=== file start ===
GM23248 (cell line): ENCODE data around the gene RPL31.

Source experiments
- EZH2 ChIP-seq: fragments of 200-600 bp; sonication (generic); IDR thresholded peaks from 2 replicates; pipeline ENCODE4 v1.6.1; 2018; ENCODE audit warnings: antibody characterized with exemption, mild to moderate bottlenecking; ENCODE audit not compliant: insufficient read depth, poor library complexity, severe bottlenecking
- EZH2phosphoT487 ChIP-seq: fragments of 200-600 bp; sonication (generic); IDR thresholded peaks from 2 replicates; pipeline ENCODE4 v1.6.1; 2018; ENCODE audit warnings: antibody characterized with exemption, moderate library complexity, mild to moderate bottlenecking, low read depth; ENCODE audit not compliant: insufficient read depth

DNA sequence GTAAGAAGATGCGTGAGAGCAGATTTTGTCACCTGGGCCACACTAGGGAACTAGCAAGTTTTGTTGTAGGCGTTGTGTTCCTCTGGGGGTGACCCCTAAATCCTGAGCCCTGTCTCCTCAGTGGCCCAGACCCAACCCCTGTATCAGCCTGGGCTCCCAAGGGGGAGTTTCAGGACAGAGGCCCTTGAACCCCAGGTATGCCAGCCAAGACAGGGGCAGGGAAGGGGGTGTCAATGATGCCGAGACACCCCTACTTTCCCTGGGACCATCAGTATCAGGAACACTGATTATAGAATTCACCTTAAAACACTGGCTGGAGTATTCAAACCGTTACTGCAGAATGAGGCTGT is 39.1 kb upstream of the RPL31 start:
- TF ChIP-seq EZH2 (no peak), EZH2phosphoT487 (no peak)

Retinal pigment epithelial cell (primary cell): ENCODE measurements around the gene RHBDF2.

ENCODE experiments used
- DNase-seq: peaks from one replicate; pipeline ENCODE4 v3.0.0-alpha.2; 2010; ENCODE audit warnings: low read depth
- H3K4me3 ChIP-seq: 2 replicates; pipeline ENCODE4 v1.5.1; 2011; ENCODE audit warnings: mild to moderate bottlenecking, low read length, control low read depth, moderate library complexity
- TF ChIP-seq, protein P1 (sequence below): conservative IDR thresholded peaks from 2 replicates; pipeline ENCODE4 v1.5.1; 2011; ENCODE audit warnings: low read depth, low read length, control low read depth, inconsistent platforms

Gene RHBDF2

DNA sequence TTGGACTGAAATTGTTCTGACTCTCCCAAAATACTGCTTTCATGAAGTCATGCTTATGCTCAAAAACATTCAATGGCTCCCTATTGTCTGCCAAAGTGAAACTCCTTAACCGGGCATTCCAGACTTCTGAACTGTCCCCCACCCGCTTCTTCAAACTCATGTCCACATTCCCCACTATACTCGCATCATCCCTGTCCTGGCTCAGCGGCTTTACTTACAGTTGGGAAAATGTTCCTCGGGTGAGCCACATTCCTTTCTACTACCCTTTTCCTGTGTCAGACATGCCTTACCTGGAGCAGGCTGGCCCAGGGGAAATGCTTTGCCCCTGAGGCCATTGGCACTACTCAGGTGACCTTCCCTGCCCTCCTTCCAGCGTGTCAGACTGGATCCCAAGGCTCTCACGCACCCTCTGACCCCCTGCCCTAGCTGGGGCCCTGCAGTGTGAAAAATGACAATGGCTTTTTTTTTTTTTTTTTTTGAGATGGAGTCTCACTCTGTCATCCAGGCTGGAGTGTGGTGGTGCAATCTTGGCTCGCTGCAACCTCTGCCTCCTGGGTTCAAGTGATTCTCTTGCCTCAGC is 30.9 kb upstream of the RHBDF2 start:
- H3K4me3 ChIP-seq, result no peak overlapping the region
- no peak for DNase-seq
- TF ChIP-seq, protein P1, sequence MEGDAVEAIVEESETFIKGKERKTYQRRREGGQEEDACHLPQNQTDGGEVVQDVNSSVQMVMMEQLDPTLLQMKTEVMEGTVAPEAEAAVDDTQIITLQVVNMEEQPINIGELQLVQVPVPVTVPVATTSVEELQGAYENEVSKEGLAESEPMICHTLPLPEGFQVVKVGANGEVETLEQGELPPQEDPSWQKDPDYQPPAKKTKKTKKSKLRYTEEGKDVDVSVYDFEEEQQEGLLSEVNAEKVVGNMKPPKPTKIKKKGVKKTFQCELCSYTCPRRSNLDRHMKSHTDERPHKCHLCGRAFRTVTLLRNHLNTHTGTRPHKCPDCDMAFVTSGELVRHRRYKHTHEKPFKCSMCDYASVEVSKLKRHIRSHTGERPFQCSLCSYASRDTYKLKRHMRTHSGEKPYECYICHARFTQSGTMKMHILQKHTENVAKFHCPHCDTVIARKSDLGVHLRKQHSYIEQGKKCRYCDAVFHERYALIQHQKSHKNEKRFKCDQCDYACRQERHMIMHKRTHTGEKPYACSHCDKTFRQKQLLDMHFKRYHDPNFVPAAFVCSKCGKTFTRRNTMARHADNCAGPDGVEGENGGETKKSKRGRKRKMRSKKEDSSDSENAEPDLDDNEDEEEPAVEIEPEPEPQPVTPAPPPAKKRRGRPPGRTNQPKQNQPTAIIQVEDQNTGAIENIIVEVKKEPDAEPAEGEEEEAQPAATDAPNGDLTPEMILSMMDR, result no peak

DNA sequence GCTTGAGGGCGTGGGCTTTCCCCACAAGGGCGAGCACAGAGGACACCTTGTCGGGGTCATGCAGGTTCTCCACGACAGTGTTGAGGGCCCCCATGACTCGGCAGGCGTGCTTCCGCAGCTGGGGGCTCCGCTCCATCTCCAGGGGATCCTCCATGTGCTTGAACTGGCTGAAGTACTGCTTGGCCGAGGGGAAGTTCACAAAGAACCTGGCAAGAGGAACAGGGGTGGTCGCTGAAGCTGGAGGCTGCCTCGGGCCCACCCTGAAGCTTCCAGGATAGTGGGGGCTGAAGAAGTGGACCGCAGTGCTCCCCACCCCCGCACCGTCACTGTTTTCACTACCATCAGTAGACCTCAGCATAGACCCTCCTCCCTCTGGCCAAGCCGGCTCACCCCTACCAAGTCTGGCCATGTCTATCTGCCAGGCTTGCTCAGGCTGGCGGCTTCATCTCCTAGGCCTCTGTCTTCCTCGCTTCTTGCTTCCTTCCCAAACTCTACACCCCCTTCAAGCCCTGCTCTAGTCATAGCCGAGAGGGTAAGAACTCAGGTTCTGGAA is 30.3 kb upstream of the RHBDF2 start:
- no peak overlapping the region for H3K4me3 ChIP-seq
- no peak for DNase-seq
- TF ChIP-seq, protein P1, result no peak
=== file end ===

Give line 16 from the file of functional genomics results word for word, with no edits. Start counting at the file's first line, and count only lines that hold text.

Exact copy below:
- TF ChIP-seq, protein P1, sequence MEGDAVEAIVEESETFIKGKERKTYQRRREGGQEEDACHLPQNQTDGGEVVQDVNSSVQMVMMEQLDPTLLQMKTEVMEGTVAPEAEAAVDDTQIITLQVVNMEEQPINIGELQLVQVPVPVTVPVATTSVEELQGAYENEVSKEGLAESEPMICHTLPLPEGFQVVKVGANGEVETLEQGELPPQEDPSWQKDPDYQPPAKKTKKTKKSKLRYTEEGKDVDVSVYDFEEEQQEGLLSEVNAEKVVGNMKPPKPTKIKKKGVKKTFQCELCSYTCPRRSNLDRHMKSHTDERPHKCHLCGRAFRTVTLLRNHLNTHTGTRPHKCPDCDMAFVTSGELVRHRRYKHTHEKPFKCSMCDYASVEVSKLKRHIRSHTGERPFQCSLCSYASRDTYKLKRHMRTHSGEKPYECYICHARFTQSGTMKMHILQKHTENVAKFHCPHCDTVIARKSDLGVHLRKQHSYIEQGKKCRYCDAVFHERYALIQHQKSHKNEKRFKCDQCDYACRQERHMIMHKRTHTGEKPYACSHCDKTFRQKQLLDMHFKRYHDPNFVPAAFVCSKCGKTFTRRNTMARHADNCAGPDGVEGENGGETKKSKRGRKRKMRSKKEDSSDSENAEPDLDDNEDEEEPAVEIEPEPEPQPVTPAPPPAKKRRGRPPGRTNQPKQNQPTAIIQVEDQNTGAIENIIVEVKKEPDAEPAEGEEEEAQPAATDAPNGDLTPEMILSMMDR, result no peak